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Proposed Tenn. open-meetings changes could weaken law

By The Associated Press

NASHVILLE — What started as a legislative effort to strengthen the law that prevents local government officials from meeting in private could end up weakening the law instead.

Tennessee's Sunshine Law currently prohibits local government officials from meeting behind closed doors to conduct public business, but there is no penalty for breaking the law.

The Tennessee Coalition for Open Government, whose members include the state's major daily newspapers and the Associated Press, conducted a survey and found the law was frequently violated.

So the coalition proposed a bill last year that would have clarified when government officials could and could not meet in private and also would have imposed a penalty of $50 plus court costs.

But local government officials and some state lawmakers thought the bill was unfair and tried to kill it. In a compromise, lawmakers formed a committee to study changes to the state's open-government laws.

Last month a subcommittee from that group voted 7-2 to make it legal for two or more members of a panel to deliberate in private as long as a quorum of the body is not present. A quorum is the number of members required for a panel to legally conduct business.

Supporters of the proposed change say it's not meant to circumvent public-meetings laws, but instead to let a few members of a public body discuss important issues without having to call a public meeting. Detractors worry the change would allow private dealmaking.

State Rep. Ulysses Jones, D-Memphis, is one of those who voted in favor of the change. He said the current law was too restrictive and made it difficult for newly elected members to learn about policy issues. The quorum rule makes sense, Jones said, and is the law in many states.

"If what I'm proposing is backroom dealing, I guess 37 other states are doing backroom dealing," he said.

Tennessee Coalition for Open Government Director Frank Gibson said the proposed change would invite abuse. On the 40-member Metro Nashville Council, where 27 members form a quorum, 26 members of that body could meet in private to discuss public business.

"Other states with the quorum standard have, in many cases, tight restrictions on what can happen," he said. That includes banning what he called "serial meetings" in which members meet several times in overlapping small groups to make decisions in private without violating the letter of the law.

Although the proposed change weakens the law in the sense that it would allow some public business to go on behind closed doors, it also gives it some teeth.

Violations would be punishable with a fine of up to half a guilty member's monthly government salary, with a cap of $1,000. Current law imposes no penalties for violating the law, but courts can void decisions made in secret meetings.

Even though groups like the Tennessee Municipal League, which represent local government officials, are sponsoring the change to a quorum standard, not all the officials they represent support it.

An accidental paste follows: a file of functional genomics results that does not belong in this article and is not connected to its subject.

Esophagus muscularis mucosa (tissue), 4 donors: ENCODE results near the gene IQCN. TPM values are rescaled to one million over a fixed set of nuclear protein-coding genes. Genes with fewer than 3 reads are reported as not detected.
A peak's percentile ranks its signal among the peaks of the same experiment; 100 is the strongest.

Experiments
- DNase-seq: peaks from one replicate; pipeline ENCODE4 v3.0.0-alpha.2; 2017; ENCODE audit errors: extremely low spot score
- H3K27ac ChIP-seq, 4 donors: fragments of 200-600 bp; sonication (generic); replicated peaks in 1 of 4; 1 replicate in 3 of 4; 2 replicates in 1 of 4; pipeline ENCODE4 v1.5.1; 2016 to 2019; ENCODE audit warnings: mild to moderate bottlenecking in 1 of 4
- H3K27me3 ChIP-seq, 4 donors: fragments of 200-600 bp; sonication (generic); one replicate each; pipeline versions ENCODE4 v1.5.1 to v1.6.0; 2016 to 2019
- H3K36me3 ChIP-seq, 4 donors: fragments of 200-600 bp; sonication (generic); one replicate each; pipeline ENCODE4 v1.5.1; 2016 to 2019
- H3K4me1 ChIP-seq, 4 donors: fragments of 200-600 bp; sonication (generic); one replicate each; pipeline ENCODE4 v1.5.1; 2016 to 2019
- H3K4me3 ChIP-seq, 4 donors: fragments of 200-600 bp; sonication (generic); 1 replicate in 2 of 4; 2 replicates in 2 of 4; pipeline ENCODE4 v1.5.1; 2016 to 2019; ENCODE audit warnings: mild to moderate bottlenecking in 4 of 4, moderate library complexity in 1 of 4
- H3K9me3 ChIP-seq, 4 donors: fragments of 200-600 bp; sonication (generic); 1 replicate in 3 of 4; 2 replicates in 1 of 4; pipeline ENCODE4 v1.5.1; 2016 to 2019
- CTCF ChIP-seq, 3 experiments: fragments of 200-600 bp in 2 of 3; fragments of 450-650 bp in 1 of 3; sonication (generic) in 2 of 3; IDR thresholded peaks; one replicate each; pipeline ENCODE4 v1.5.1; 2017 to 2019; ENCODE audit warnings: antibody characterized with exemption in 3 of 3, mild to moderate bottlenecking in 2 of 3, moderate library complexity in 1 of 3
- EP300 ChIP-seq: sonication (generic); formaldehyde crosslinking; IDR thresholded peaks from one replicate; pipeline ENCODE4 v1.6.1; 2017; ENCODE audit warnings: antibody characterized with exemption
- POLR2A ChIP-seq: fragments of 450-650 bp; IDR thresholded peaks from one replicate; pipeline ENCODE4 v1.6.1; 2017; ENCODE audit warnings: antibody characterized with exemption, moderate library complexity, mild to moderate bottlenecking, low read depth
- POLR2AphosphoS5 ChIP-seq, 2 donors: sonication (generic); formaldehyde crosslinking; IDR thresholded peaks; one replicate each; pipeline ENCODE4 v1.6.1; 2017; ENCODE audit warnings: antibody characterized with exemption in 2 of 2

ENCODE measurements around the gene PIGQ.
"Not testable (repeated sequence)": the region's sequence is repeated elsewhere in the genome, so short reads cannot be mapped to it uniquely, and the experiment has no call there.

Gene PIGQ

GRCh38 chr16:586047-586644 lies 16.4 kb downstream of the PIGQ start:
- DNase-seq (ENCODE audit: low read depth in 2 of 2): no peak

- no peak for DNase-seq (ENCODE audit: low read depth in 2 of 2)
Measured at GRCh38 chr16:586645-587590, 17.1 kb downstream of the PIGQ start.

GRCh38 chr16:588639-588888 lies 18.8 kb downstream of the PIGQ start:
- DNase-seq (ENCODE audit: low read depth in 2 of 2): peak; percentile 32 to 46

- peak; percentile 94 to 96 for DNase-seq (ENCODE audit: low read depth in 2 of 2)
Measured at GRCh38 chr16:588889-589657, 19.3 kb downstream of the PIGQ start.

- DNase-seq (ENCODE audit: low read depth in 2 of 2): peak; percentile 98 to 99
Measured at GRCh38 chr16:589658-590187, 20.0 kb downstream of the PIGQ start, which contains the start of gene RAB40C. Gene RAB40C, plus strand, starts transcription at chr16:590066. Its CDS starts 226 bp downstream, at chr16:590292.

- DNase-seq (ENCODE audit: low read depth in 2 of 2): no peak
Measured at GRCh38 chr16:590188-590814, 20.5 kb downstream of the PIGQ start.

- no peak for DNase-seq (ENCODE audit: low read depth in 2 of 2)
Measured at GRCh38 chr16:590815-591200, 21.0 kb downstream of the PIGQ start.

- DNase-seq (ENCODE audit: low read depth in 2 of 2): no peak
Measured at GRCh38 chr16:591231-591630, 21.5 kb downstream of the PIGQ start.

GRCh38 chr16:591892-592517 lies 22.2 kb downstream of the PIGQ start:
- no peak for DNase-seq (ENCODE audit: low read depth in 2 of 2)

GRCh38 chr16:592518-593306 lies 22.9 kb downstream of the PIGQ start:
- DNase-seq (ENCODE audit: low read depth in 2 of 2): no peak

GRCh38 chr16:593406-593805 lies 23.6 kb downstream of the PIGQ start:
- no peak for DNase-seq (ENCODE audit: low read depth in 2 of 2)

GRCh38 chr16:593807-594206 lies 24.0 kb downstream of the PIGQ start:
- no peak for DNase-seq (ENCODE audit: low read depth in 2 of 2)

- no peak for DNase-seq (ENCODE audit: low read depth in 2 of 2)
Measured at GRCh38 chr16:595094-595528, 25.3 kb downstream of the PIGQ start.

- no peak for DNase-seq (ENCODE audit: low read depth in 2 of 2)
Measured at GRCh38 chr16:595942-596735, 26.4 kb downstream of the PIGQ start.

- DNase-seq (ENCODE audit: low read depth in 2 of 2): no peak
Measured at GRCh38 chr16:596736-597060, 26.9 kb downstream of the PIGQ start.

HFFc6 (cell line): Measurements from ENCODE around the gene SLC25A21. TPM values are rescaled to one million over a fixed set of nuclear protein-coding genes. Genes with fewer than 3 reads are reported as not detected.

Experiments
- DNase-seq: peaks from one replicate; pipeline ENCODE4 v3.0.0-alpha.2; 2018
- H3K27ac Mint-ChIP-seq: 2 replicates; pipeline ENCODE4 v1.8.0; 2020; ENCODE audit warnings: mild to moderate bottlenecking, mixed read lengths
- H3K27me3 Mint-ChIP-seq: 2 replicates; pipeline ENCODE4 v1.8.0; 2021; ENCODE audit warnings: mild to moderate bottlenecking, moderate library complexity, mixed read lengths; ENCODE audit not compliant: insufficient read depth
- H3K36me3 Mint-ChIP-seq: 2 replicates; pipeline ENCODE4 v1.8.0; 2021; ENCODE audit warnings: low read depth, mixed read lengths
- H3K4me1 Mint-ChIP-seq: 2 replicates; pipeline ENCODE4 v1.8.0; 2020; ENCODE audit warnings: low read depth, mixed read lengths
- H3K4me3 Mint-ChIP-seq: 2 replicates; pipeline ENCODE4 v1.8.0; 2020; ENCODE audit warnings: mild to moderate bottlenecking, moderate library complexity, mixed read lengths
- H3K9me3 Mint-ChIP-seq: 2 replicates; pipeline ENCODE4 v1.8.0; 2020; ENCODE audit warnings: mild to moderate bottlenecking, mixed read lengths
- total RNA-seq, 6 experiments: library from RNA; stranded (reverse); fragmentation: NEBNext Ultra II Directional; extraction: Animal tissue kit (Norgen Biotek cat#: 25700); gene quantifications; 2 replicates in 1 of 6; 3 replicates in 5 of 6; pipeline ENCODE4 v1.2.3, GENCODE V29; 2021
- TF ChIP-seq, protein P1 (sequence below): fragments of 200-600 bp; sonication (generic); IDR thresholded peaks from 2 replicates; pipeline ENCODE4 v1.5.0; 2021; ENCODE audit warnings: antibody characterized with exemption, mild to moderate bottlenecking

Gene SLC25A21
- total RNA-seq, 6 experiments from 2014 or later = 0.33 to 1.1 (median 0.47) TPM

In Knoxville last week, the City Council unanimously approved a resolution opposing any change that would weaken the open-meetings law.

Oak Ridge Mayor Tom Beehan is the president-elect of the Tennessee Municipal League. But speaking as mayor of Oak Ridge, and not for the league, he said he was concerned the quorum standard would lead to dysfunctional government.

"It sets us up for a group of people to form a clique, a power group," he said.

But he also said the current law needed to be changed because officials are paranoid about giving the appearance of violating the law.

"It appears that even if you meet someone in a grocery store — you could be talking about your son's football team — you could be challenged," he said. "Somewhere there's a middle ground."

It has always been legal for fellow city council members to talk about football, or the weather, or church, or nearly anything they want — as long as they don't discuss public business in private.

Neither side seems likely to compromise. Jones said there were some hard feelings among supporters of the change who feel they were vilified in the press. Current Municipal League officials and Tennessee Tribune Publisher Rosetta Miller Perry, who voted for the change, refused to be interviewed for this story.

"It is because the newspaper coalition figured they'd just come in and write the law the way they wanted and when people disagreed ... you know, they've got the ink," Jones said.

The subcommittee will discuss further changes to the law today. The full committee meets to vote on the proposed changes on Nov. 27 and 28.

Tenn. open-meetings debate edges toward compromise
Legislative panel recommends that up to four members of an official body be allowed could meet in private as long as that number doesn't constitute a majority. 11.19.07


Tenn. 'open' meetings increasingly closed

State ranks near bottom in effectiveness of its laws guaranteeing public access to official meetings. 12.03.05

Tenn. county violated open-meetings law, jury rules
In sweeping verdict, panel finds Knox County commissioners circumvented 'the intent, the spirit or the requirements' of Sunshine Law by holding private discussions before appointing new members. 10.03.07

Open meetings, open records: It’s the public’s business
By Gene Policinski Note to those who picked East Tennessee county officeholders by secret vote: Sunshine laws don't paralyze government, they make it accountable. 10.21.07

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